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Subject: Re: [boost] Formal Review of Proposed Boost.Histogram Library Starts TODAY
From: Hans Dembinski (hans.dembinski_at_[hidden])
Date: 2018-09-26 12:30:05

Hi Alex,

> On 26. Sep 2018, at 12:35, <a.hagen-zanker_at_[hidden]> <a.hagen-zanker_at_[hidden]> wrote:
> I did some further hands on trying. In particular I implemented my own axis type and used it with the dynamic historgram variant.
> 1. I think axis::any is a misnomer. We normally use the word "any" to indicate type erasure. So I would expect axis::any to be able to hold any type that implements the axis concept. Instead, axis::any derives for boost::variant and can hold an axis from a discrete set of types provided by the user. This bites when using your own axis_type in a dynamic histogram, because it means you then also have to specify your own variant of any_std. E.g. I was required to do the following:
> using my_any = bh::axis::any<bh::axis::regular<>, bh::axis::category<std::string>, my_axis>;
> std::vector<my_any> axes;
> You could rename your axis::any to axis::variant, however I think it would be better to more fully achieve type erasure so you can store your dynamic axes as a std::vector<axis::any> and dramatically simplify usage.

you don't need to define my_any yourself, if you use the make_*_histogram factories, as shown in the user guide. Those work automatically with custom types.

I am open to renaming axis::any, but isn't axis::variant equally confusing? I avoided the name "variant", because axis::any does more than a normal variant, it implements the common interface of the builtin axis types to provide some convenient polymorphism. axis::any cannot represent all aspects of all axes, but it works for simple cases at least.

> 2. The bin_type concept is very opaque to me. And, in the end the only two member functions I was required to implement to make my bin_type work were:

The concepts need better documentation, sorry about that, and so does the section about implementing your own axis types.

> std::string value() const { return is_negative_bin ? "negative" : "positive"; }
> operator int() const { return is_negative_bin ? 0 : 1; }
> "value()" seems to be a misnomer, since it is used to print a label for the bin (in your second example: getting_started_listing_02.cpp line 41). To me it is not logical for a bin to have a value() member function, since a bin really is a domain of values.

That depends on the axis. axis::category has bins which represent a single value, not a continuum. That's the example you are referring to. Same for axis::integer. The other axes types use a different kind of bin type that represents an interval. That's why there are two helper templates interval_view and value_view. Use the former for axis types whose bins represent an interval and the latter for axis types whose bins represent a single item.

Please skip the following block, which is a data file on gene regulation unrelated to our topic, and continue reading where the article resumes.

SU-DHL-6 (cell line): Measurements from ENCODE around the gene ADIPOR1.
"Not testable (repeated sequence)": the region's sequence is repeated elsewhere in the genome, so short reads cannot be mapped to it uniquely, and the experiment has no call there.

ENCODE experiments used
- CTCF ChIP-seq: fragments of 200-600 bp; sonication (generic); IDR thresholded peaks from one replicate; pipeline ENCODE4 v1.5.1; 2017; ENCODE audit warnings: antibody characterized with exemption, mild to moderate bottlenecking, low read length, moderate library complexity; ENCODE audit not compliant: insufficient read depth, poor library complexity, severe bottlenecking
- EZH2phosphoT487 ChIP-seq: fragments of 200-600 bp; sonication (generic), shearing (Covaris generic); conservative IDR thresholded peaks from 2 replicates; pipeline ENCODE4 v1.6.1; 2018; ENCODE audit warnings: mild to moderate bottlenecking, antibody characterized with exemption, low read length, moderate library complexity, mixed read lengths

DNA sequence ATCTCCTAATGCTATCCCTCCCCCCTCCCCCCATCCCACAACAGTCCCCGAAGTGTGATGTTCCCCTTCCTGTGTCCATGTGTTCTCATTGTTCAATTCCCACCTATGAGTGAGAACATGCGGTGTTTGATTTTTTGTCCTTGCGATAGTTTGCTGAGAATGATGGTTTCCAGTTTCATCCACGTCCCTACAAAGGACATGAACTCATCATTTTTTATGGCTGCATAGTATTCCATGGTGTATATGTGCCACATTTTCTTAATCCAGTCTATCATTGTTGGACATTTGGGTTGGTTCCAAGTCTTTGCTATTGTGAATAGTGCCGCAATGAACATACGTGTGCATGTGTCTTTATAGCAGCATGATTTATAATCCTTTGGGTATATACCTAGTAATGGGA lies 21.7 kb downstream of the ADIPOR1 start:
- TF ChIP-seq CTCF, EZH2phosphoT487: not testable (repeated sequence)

> operator int() seems inappropriate because why would a bin need to know its index? That should logically be the responsibility of the axis

I explained the benefit in an answer to Steven.

> 3. I think this was covered before, but the inheritance from labeled_base is awkward. I am not just required to inherit from it, but also construct it in the appropriate form.
> I ended up constructing the base class with:
> my_axis() : labeled_base(2, bh::axis::uoflow_type::off, "positive vs. negative", std::allocator<char>{})
> { ...
> It seems too onerous to require my own axis to know the number of bins on construction. What if I want to add bins one at a time? What if my number of bins is based on some function?
> I also really don't like having to bother with std::allocator<char>; I normally stay away from that kind of complexity. Why should using histograms force me to start thinking about allocators?

The allocator argument can get a default so you don't have to see it. To be honest, I didn't think someone would want to make axis from scratch. Usually, you want to bend behaviour of an existing axis a bit to achieve what you want, and that is much simpler, see the example in the user guide.

> 4. Using iterator_over might not be efficient
> If my axis stores bin_types in a std::vector (which seems reasonable), why can I then not just use the iterator of std::vector? You could achieve that by leaving it up to the user to implement the iterators, and offer iterator_over as the default..
> I still think histogram should be accepted, but in my opinion there remains quite some scope to tidy up the concepts to make working with histograms as simple as possible.

I am thankful for your input on the advanced usage of the library, and of course that should be as simple as possible and it needs better documentation, but you cannot expect it to be as simple as the basic usage. A good library should make simple things simple and complicated things possible.

Best regards,

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